I Turn My Camera On
Today would have marked my father’s 80th Birthday. One of the few things I have kept of my father’s is his camera. It’s nothing special to anyone but me. Valued at $40 used on eBay. The Praktica is nothing more than a 35mm chunky camera.
The reason it’s special to me is that my father realized that when I was born- he did not own a camera. He went out and bought it within a couple of days of my birth. Partly because there was some uncertainty in my living beyond a short while. I had respiratory issues from birth. But that’s another story. This camera was purchased in 1976- the original receipts and warranty card are still in the carrying case.
I ended up using this camera in high school back in the mid-nineties for my photojournalism class. I took numerous black and white photos with it as well as colour pictures. Some of those ended up in the year book. Including my favorite which was a collage overlay of four photos together making up the front of the school. Not too easy to do when there was no preview screen and had to wait to get the images developed.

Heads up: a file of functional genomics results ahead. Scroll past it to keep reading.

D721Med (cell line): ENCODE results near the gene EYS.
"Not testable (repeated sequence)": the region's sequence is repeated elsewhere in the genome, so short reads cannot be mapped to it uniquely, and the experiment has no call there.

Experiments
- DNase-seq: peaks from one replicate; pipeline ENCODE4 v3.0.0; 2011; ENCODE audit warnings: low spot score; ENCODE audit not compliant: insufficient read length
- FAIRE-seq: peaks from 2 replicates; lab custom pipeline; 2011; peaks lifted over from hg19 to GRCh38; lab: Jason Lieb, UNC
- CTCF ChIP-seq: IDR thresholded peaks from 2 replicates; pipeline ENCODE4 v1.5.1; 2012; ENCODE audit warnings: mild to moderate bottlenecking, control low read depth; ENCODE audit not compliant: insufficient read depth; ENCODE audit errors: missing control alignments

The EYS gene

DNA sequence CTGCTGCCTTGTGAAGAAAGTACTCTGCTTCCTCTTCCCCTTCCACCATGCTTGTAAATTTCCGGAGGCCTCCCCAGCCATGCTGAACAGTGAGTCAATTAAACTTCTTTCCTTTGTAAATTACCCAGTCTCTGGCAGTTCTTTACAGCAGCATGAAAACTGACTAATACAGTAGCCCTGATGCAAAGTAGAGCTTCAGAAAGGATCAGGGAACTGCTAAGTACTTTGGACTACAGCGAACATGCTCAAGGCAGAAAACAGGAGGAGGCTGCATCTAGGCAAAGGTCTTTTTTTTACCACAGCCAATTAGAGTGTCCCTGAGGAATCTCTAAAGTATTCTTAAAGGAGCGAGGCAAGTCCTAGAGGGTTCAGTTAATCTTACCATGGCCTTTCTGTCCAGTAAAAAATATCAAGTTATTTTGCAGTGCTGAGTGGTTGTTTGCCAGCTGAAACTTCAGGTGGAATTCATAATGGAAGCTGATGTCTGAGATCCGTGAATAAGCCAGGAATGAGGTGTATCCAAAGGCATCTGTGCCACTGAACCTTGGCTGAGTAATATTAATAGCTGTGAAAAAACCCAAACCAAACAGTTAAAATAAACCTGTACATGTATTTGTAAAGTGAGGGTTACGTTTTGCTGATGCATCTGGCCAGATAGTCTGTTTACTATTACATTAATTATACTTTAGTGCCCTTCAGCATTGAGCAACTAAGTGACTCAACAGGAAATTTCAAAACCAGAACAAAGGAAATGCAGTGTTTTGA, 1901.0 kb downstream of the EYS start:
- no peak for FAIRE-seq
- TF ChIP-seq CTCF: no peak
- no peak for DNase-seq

Now as our son enters grade 11- he has taken up photography as his art major. With it came a curiosity of my father’s old camera. In the first week of photo classes, he went through four rolls of film just taking black and white photos with it. Soon he will develop the pictures and see what he has created.
The one picture that my son wants to take with the camera is one I am impressed he thought of. It’s nothing outrageous, but rather one that brings the camera’s journey full circle. He plans to take some photos of my father’s tombstone- using the same camera that my father had bought to take pictures of me at birth. It’s quite convenient that the graveyard is merely steps away from the school grounds.
I’m not going to lie, at first I had a tough time allowing my son to use the camera. But he has been respectful and understanding of the sentimentality to me. He keeps it in the case and is very careful when handling it. As I said, there’s no monetary value to this item. But it means a lot to me as I wish my father could have seen the lovely grandkids that were produced. I would hope he would’ve been proud of me. But I didn’t become a good father to impress him. I became a good father to spite him.
Happy 80th Grampa. You missed an entire world, yet somehow you are still a big part of mine.